The cross-linked poly(ε-caprolactone) (PCL) implants were directly prepared via the ring-opening polymerization of CL with cross-linker (BTB). The in vitro enzymatic degradation of the resulting implants was performed with Thermomyces lanuginosus lipase. We saw that the cross-linked PCL implants degraded in lipase via the surface erosion mechanism. The higher the molar ratio of monomers to catalyst or the higher the cross-linker amount in feeding dose, the slower the degradation rate of the cross-linked PCL implants. Moreover, the degradation rate of the cross-linked PCL implants was lower than that of the uncross-linked ones, which could markedly reduce the acidic degradation products. The macroscopic observation results indicated that the cross-linked PCL implants had good form-stability. The changes in thermal properties showed that the degradation occurred in both amorphous and crystalline regions. The results implied that the highly cross-linked PCL implants had great potential as controlled drug release agents. © 2014 Elsevier Ltd. All rights reserved. Source


Yang L.,University of Sichuan | Yang L.,Key Laboratory of Reproductive Health and Medical Genetics | Yang L.,Liaoning Research Institute of Family Planning | Li J.,Key Laboratory of Reproductive Health and Medical Genetics | And 8 more authors.
Polymer (United Kingdom) | Year: 2014

To improve the form-stability and lower the degradation rate of poly(trimethylene carbonate) (PTMC) in biomedical fields, the cross-linked PTMC networks (PTMC-Ns) with controllable properties were prepared via chemical cross-linking. We report higher gel percentage and lower swelling degree as well as enhanced thermal and mechanical properties of the PTMC-Ns by increasing the initial molecular weight and by increasing the cross-linker amount. The PTMC-Ns cross-linked by bis(trimethylene carbonate) (BTB) had similar properties to that of counterparts cross-linked by 2, 2-bis(ε-CL-4-yl)-propane (BCP), indicating that BTB can be used interchangeably with BCP. Through in vitro enzymatic degradation, the 0.05 mol% BTB cross-linked PTMC with an initial molecular weight of 256 kDa displayed a mass loss of 34% and an erosion rate of 6.94 μm/d after 12 weeks - this was markedly slower than that of the uncross-linked samples. The PTMC-Ns have potential as biomedical implants because of their better form-stability and lower erosion rate than that of PTMC. © 2014 Elsevier Ltd. Source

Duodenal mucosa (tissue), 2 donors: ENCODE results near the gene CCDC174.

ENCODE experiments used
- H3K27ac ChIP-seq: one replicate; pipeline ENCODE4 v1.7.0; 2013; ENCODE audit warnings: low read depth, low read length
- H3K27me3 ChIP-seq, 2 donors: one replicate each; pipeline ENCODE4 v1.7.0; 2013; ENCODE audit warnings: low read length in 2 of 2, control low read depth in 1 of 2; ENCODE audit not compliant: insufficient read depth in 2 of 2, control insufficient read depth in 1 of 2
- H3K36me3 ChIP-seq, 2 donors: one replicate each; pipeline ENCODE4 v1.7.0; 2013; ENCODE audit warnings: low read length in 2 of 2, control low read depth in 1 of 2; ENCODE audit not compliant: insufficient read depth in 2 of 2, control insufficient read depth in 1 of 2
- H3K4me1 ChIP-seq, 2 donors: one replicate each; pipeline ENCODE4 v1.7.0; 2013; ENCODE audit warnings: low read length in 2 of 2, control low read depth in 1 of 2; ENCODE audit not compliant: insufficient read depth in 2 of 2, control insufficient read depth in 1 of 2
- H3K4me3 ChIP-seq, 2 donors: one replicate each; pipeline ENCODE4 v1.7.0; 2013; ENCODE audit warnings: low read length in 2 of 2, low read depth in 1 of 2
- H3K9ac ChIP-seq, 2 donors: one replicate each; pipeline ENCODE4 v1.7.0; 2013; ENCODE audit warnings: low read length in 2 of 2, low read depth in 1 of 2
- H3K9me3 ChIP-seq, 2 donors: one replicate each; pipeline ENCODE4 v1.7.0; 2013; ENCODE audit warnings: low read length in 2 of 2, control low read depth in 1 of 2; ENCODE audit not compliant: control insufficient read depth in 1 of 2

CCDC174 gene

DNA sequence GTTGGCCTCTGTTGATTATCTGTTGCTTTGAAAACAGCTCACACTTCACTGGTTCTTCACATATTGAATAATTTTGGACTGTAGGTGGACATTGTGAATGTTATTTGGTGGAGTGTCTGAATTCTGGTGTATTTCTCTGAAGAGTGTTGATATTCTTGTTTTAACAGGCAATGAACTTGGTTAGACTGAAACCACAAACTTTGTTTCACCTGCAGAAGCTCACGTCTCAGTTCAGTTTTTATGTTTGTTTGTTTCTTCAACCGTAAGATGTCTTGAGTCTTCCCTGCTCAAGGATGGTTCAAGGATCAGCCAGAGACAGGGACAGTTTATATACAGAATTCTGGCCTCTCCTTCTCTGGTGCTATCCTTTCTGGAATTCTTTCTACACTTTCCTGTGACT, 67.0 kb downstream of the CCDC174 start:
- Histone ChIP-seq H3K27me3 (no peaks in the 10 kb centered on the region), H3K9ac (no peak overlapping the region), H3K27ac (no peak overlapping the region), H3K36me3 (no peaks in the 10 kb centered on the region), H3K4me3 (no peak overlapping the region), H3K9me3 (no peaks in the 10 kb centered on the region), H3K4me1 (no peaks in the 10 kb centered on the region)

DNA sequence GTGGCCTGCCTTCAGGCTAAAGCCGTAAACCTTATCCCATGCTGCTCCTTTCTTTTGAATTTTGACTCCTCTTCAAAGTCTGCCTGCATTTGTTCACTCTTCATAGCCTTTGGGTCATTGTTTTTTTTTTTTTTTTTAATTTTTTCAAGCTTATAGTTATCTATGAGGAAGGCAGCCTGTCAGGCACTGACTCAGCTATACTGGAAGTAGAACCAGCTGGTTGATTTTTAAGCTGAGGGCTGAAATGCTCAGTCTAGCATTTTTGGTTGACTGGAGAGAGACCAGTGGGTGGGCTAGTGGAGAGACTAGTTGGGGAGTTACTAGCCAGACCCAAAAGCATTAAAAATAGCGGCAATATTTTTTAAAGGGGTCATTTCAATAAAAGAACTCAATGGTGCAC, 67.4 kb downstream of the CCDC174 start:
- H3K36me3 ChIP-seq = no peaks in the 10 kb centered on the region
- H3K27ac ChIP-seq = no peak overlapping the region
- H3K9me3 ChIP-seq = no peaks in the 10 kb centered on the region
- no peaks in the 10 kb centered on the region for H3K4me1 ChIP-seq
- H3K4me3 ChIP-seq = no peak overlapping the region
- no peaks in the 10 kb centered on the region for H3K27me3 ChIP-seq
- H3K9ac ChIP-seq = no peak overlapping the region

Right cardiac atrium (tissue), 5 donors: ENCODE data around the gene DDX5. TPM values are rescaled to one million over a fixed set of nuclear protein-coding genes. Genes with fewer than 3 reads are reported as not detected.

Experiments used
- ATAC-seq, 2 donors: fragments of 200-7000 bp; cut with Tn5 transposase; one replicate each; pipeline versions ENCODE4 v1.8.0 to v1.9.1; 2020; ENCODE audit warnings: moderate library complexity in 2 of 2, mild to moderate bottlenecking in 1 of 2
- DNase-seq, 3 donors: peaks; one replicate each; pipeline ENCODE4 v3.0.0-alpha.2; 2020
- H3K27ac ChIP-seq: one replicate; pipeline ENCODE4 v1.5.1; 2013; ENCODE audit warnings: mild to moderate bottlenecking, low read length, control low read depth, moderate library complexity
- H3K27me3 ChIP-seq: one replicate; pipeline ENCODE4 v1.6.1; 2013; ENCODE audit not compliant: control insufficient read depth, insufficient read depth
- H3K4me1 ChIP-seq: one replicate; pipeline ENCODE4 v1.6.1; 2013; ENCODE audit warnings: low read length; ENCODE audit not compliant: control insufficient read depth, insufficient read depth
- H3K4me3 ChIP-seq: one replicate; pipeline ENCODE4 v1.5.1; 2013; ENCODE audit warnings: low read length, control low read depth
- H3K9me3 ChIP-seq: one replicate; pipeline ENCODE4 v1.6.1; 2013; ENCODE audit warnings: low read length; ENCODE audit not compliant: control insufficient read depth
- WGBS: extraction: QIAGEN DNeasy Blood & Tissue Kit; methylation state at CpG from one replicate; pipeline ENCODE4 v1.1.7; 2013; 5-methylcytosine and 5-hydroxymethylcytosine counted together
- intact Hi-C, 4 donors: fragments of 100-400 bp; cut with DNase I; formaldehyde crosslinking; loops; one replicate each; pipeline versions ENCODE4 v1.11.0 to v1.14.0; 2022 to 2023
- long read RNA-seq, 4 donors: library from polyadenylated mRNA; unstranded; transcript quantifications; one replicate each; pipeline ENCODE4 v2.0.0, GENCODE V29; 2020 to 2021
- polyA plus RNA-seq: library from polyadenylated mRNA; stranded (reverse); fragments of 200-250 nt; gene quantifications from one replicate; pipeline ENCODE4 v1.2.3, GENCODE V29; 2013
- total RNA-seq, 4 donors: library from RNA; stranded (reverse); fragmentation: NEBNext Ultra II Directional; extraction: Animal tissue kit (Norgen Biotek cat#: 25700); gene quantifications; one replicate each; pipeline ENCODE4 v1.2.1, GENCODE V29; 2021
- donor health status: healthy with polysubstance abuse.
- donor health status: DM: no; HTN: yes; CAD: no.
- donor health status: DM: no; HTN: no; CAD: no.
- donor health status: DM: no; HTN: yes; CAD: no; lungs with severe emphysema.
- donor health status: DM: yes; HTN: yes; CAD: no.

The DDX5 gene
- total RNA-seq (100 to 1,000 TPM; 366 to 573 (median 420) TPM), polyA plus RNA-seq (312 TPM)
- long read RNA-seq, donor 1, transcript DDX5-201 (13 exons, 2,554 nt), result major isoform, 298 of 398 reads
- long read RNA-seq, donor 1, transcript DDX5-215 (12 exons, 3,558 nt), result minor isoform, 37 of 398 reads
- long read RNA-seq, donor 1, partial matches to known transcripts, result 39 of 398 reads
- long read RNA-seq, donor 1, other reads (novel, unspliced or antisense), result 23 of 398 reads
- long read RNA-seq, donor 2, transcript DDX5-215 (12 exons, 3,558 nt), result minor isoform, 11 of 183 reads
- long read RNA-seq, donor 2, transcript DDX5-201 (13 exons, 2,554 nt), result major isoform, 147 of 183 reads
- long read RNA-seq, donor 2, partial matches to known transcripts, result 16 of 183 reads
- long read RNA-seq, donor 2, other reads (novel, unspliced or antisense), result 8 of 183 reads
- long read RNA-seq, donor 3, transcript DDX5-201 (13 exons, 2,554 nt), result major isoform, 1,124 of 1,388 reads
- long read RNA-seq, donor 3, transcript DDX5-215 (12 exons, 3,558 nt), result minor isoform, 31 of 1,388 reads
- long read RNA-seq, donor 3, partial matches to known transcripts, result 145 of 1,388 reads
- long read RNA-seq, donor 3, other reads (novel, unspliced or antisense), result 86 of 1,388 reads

Yang L.,University of Sichuan | Yang L.,Key Laboratory of Reproductive Health and Medical Genetics | Yang L.,Liaoning Research Institute of Family Planning | Li J.,Key Laboratory of Reproductive Health and Medical Genetics | And 12 more authors.
Polymer (United Kingdom) | Year: 2014

The degradation behavior of P(TMC-co-CL) in different compositions was investigated via subcutaneous implantation in vivo. To clarify the role of enzymes in the degradation behavior of the copolymers, hydrolytic and enzymatic degradation were also performed. The mass loss, changes in molecular weight and polydispersity, as well as the variation in composition were monitored with degradation. The changes in thermal and mechanical properties of the specimens were also studied. The results showed that the preferred cleavage of ester bonds resulted in faster degradation in both the hydrolytic and enzymatic cases. Furthermore, the P(TMC-co-CL) had a higher degradation rate in the presence of lipase because it cleaves ester bonds as well as the role of surfactants in the diffusion of the degradation products into water. In vivo, the degradation behavior of the P(TMC-co-CL) depended on their composition - copolymers with a higher TMC content degraded primarily via surface erosion. Bulk degradation was observed for those with a higher CL content. After degradation the mechanical properties and thermal stabilities of the copolymers deteriorated, but the Tm and crystallinity increased via preferred degradation of the amorphous regions. The P(TMC-co-CL) had a tunable degradation rate and remains a promising candidate for clinical subcutaneous implants especially through form-stabilization work. © 2014 Elsevier Ltd. All rights reserved. Source